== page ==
Georgia, Seton Hall thrilled to still be playing in NIT Final Four

Georgia guard Noah Thomasson (3) attempts a three-point shot against Xavier forward Abou Ousmane (24) during the second half in the first round of the NCAA’s NIT at Stegeman Coliseum, Tuesday, March 19, 2024, in Athens, Ga. Georgia won 78-76 to advance to the second round of the NIT. (Jason Getz /

Credit: Jason Getz

Credit: Jason Getz

Georgia guard Noah Thomasson (3) attempts a three-point shot against Xavier forward Abou Ousmane (24) during the second half in the first round of the NCAA’s NIT at Stegeman Coliseum, Tuesday, March 19, 2024, in Athens, Ga. Georgia won 78-76 to advance to the second round of the NIT. (Jason Getz /

Keep it close. That, above all, will be the Georgia Bulldogs’ objective Tuesday night when they meet Seton Hall in the National Invitation Tournament semifinals at Hinkle Fieldhouse in Indianapolis (9:30 p.m., ESPN).

In their run to the NIT Final Four – and throughout the season – the Bulldogs have shown they’re a tough team to shake off when the score is tight. With its 79-77 win over Ohio State in the quarterfinals in Columbus, Georgia upped its record to 10-8 in games that were one-possession contests in the final five minutes and 8-5 in matchups that were separated by three or fewer points in the final 30 seconds of regulation.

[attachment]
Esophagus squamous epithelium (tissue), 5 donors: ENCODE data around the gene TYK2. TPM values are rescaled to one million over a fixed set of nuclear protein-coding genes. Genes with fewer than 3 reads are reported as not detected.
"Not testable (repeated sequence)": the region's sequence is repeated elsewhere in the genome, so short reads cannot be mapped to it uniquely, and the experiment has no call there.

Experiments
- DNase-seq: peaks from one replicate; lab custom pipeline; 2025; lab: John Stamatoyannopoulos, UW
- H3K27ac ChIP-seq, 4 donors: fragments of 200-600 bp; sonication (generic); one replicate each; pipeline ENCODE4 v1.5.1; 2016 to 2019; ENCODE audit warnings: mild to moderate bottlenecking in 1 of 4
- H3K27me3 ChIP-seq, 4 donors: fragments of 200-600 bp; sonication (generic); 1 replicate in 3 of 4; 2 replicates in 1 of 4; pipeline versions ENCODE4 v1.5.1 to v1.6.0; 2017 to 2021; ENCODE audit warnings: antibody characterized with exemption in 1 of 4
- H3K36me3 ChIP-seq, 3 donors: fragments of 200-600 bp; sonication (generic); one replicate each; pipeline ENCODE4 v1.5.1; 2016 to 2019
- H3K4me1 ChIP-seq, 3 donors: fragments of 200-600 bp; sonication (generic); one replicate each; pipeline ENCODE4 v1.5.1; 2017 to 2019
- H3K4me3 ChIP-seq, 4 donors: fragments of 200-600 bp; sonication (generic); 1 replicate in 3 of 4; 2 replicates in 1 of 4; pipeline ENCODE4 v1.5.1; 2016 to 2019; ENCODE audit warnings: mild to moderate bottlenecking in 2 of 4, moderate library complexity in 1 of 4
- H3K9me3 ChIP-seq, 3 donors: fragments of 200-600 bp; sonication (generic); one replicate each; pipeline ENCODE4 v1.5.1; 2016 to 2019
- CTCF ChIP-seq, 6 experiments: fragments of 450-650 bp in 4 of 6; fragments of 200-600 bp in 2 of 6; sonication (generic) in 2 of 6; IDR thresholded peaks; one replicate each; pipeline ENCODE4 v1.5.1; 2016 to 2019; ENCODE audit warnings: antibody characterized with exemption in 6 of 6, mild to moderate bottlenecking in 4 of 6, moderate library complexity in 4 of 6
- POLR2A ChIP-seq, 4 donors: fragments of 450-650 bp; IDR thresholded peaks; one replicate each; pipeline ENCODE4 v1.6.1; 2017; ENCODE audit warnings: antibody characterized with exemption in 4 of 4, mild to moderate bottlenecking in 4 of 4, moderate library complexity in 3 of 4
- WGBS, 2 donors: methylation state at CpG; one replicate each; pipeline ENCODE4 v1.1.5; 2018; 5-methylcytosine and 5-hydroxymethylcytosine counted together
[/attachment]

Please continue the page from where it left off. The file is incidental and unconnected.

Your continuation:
A couple of losses therein involved teams still playing in that other postseason tournament. Georgia lost to NCAA Final Four participant Alabama after leading by 14 points at halftime in Athens. Likewise, they fell to Tennessee’s Elite Eight team 85-79 after going toe-to-toe to the final horn in the regular season.

The Bulldogs’ ledger is littered with many such close calls. Yet they’re buoyed by the fact that they are one of just eight Division I teams nationwide still playing ball at this point. Indiana State (31-6) and Utah (22-14) are playing in the other NIT semifinal set to tip off at 7 p.m. Alabama, Connecticut, N.C. State and Purdue are still playing in the “Big Dance.”

“There are a couple we all wish we could have back, just like there are every season,” Georgia coach Mike White said on a video conference call from Indianapolis on Monday. “We just weren’t able to beat those teams on those nights. But we’re better now. We’re very capable. We’re going to have fun with this and see where it takes us.”

Seton Hall comes in with a similar attitude. The Pirates (23-12, 13-7 Big East), in their second year under coach Shaheen Holloway, finished fourth in Big East play this season. But they were snubbed by the NCAA Tournament selection committee after suffering a first-round loss to St. John’s in the conference tournament in Madison Square Garden.

Instead of sulking and packing up for the season, the Pirates accepted the NIT’s invitation and, like Georgia, are using the opportunity to prove they might’ve belonged.

“We’re trying to win the whole thing,” Holloway said.

According to published reports, more than a dozen teams declined invites from NIT this year. Among them were Ole Miss from the SEC, Pitt and Syracuse from the ACC as well as Memphis, Oklahoma and Indiana.

Most cited a need to concentrate on roster management in the age of the transfer portal. White and Holloway are managing that as well, they’re just doing so while juggling NIT practices and preparation.

“We’re all multi-tasking,” White said Monday. “We’ve all been on Zooms, on phone calls; we’re balancing the best we can. But we would be remiss if we didn’t pour into these guys who are still playing.”